The debate is not between those opposed to and in favor of the park's redevelopment, as the article suggested, but rather between two approaches to this necessary step.

Consider this: Nearly everyone I've heard from about this issue, including the 5,000 plus supporters of the Initiative to Protect Jekyll Island, believes that Jekyll's beachfront hotels need to be redeveloped, its convention center updated, and its amenities enhanced.

They support redevelopment but not lining the park's main beach with half-million dollar condos, time-shares, and a luxury 400-room hotel, as proposed by Linger Longer Communities.

The article notes that the proposed development would rest on only a small slice of Jekyll's nine miles of beach but fails to mention that this same slice of land represents virtually all of the park's most popular public beach.

Are the needs of the general public best served by developing this beachfront as proposed by Linger Longer or by continuing to provide easy access to this wonderful asset?

Clearly, the dispute over Jekyll's revitalization is not a matter of being for or against change. It's about rival concepts of how the park should be redeveloped.

One sees Jekyll moving forward in harmony with its founding principles of affordability and accessibility.

The other, well, the color picture of the luxury hotel on the front page of the Saturday edition of The Brunswick News says it all.

Laura Renke

This is an intrusion on a fragile ecosystem

I returned to Glynn County just in time to read the latest salvo of words dealing with the ongoing battle for Jekyll Island. The battlelines are well defined and the rhetoric is flowing.

I personally am opposed to any major intrusion on such a fragile ecosystem. The impact of such an undertaking on this pride of the Georgia coast could prove to be devastating.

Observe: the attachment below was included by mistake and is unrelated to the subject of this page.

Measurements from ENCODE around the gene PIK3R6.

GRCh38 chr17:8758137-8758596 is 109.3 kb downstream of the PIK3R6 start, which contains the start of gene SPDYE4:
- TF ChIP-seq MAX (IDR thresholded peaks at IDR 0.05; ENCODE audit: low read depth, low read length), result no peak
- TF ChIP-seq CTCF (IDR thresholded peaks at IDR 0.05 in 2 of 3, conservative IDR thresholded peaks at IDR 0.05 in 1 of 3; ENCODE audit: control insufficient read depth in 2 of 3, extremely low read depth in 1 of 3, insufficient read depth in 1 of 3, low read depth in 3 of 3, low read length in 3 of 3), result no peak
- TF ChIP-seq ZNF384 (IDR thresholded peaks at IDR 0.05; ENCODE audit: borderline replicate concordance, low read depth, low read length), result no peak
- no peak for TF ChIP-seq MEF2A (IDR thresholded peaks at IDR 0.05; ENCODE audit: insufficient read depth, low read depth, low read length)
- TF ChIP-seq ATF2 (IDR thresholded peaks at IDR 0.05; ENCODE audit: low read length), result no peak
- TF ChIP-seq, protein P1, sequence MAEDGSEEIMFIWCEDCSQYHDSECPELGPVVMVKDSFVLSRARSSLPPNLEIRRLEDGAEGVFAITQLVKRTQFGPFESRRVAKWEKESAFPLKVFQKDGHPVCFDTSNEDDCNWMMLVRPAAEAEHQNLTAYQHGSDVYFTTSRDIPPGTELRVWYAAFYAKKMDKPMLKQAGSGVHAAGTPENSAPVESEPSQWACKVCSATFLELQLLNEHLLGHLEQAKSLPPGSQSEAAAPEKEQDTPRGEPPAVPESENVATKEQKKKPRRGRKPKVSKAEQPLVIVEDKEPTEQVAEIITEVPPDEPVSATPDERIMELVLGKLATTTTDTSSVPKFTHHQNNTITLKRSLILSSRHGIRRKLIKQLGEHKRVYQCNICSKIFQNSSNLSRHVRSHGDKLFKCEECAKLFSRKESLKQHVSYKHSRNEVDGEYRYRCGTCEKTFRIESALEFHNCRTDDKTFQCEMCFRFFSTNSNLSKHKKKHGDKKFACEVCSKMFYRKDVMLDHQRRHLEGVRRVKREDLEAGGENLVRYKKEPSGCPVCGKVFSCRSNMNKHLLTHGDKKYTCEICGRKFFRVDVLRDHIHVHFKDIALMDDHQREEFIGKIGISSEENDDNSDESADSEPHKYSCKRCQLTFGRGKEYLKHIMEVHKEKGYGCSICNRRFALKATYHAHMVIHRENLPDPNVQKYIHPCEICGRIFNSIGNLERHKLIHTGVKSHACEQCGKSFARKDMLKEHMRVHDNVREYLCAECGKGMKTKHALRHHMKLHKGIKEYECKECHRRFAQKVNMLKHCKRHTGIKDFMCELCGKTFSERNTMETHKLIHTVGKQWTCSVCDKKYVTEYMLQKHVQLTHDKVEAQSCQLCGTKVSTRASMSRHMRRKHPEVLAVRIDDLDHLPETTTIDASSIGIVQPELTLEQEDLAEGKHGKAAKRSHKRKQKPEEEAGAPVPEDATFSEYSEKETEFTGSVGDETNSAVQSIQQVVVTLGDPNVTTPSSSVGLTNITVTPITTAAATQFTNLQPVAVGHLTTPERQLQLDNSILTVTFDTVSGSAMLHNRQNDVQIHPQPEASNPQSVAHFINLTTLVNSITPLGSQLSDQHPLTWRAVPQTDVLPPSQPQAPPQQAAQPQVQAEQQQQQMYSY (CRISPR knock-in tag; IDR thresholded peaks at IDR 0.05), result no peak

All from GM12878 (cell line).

If anybody out there is gullible enough to believe that developers have the best interest of nature and the general public as their priority, then there's a certain bridge across the Brunswick River I would like to sell you.

It's about big bucks, people, plain and simple.

Jekyll Island was purchased many years ago through the efforts of Gov. M.E. Thompson and the Georgia General Assembly and purposed to remain a pristine, wondrous blend of sea and maritime forest to be enjoyed by generations of Georgians at a nominal cost, not a resource to be exploited.

If the developers and politicians have their way, all of that will be sacrificed in the name of greed. Once it happens and people begin to realize what they have lost, it will be too late.

There are ways to improve on existing structures, even the raising of new hotel/motels in the footprints of the old.

But major construction of the scale proposed will be the death knell to this slice of paradise on the Georgia coast.

Thomas B. Scott

Development should be preceded by study

My husband taught coastal biology to Emory University students for 16 summers.

He used as an example the unspoiled parts of Jekyll Island to indicate the fragile ecosystem of a barrier island and why it's important to protect it..

Any development could adversely upset the ecosystem.

Before any change, an environmental study should be done and guidelines provided to protect the island for the people for whom it was created.

Any development that is allowed to occur should be in keeping with the Jekyll Island State Park Authority Act - House Bill 604, 1950 Section 8.

It calls for operation of the public facilities at the park at rates so moderate that all the ordinary citizens of the state may enjoy them.

The Linger Longer proposal does not allow facilities that will satisfy the act.

The Jekyll Island Authority seems to have lost sight of the state mandate.